We’ve attacked this subject from a couple of different angles– Canada’s Conservative Party leadership gambling the country’s entire economy on the goal to make the country a “global energy superpower,” and the tar sands exploitation is so costly that low-cost transportation via pipelines is necessary to make exploiting the tar sands profitable– but today, Canada’s public broadcaster emphatically makes the case that without Keystone XL and other pipelines, the tar sands could lose $100 billion over the next 15 years.
The reason for the loss is that comparative pricing between U.S. “West Texas Intermediate” grade oil and the tar sands’ “Western Canada Select” strongly favors the U.S. Because of the cost of processing and transporting tar sands oil, that difference will continue to make American oil the better buy on the international market.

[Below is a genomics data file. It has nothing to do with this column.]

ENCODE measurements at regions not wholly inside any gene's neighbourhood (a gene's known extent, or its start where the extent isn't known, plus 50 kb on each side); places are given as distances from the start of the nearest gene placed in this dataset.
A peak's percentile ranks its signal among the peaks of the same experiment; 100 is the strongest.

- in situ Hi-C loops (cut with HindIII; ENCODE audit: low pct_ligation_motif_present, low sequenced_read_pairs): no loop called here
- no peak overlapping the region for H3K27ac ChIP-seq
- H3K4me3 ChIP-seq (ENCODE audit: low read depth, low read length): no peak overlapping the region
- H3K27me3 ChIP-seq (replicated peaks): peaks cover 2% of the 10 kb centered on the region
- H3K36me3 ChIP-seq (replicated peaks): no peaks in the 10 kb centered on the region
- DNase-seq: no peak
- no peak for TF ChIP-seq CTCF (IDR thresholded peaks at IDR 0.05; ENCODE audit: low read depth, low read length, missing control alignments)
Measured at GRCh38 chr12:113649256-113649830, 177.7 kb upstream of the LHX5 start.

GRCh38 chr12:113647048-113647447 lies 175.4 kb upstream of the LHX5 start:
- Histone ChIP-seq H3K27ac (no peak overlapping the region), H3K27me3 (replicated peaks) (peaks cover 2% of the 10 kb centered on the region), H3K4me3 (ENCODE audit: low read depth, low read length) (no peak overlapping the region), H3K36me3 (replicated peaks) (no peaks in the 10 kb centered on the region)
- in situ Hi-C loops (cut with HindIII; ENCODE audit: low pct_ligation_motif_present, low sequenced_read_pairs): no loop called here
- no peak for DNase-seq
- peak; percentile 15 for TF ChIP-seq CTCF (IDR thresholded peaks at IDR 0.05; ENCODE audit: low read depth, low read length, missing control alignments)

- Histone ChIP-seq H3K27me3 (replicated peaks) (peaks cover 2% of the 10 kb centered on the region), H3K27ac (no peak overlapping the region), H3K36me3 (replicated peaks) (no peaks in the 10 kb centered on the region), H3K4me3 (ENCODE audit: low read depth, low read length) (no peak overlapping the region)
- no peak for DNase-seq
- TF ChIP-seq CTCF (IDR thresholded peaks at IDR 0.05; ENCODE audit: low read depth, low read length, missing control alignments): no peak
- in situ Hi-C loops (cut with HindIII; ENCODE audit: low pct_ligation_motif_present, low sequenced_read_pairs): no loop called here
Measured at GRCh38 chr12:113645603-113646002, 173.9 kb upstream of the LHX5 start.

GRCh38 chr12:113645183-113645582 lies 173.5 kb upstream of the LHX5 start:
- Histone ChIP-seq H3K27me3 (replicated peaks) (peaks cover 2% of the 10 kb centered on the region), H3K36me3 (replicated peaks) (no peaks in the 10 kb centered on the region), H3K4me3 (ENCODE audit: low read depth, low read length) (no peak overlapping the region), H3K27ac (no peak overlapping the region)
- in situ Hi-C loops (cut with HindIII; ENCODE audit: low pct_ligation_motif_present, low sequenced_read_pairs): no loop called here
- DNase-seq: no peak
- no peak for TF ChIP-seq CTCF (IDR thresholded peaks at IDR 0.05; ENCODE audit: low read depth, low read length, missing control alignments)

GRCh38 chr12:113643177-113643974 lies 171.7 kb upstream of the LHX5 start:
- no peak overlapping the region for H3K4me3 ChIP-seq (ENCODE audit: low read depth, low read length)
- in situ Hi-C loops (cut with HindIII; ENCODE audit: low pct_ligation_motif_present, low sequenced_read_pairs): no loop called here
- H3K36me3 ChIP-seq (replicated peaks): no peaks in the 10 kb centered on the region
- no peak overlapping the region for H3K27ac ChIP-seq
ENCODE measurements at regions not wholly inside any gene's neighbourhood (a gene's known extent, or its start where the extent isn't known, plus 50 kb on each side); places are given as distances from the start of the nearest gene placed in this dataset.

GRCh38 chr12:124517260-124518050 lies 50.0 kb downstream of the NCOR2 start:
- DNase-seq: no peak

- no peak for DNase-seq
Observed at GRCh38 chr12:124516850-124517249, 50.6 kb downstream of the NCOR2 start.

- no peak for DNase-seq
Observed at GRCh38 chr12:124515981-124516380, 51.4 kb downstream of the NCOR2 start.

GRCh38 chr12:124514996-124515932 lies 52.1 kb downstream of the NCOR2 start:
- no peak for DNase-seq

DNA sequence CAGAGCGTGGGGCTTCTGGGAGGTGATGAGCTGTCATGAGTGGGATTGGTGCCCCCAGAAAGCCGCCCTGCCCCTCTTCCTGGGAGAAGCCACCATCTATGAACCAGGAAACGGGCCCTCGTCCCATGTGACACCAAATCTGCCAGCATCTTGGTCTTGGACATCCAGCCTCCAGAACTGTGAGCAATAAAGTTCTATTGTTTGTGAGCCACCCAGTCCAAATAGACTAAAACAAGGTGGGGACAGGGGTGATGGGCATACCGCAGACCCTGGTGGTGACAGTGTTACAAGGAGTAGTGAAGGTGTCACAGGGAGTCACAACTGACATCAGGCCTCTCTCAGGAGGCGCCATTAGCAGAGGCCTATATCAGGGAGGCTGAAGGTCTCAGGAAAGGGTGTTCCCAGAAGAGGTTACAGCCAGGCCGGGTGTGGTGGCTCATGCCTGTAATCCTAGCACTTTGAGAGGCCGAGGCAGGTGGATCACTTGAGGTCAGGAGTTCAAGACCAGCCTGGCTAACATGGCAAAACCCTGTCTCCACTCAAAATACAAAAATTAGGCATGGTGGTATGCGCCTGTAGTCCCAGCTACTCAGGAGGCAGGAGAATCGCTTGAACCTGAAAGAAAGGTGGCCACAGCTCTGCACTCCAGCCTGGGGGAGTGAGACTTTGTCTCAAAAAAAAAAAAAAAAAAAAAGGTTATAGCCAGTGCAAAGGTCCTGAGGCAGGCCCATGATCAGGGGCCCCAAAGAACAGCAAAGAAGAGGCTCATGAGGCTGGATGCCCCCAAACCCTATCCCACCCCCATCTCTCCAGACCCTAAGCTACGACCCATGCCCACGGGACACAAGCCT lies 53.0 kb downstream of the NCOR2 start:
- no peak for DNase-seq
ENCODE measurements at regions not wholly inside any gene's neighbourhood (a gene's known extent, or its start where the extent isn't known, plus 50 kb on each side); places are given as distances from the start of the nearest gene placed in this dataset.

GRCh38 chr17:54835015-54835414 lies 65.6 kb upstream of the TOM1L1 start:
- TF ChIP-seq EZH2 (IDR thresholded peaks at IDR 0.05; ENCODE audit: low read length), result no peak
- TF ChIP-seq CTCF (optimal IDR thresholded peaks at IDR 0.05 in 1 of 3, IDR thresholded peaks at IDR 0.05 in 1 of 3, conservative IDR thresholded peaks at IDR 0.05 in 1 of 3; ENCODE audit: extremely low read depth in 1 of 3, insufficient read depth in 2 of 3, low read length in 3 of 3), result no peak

On top of that, one market analysis firm says that unless the price of oil rebounds to pre-glut levels, KXL might be “irrelevant.” According to PetroleumWorld.com, which covers the Latin American oil market:
“I think that the market has had to move on,” [market advisor RBN Energy president Rusty Braziel]┬ásaid. “If you’re on the contraction scenario, and we’re at $65 [a barrel] by 2020, the Keystone pipeline project is probably not” necessary, he said June 16 at the sidelines of the [Energy Information Administration] conference.
These stories confirm some things we’ve long believed at PipeLIES Exposed. First, KXL does nothing to help American consumers; Braziel confirms that oil prices need to go up to make Keystone XL “relevant.”┬áSecond, KXL wouldn’t help the U.S. economy, and in fact would hurt it by making tar sands oil more competitive with West Texas Intermediate.
(h/t to Jane Kleeb at Bold Nebraska for flagging the CBC story.)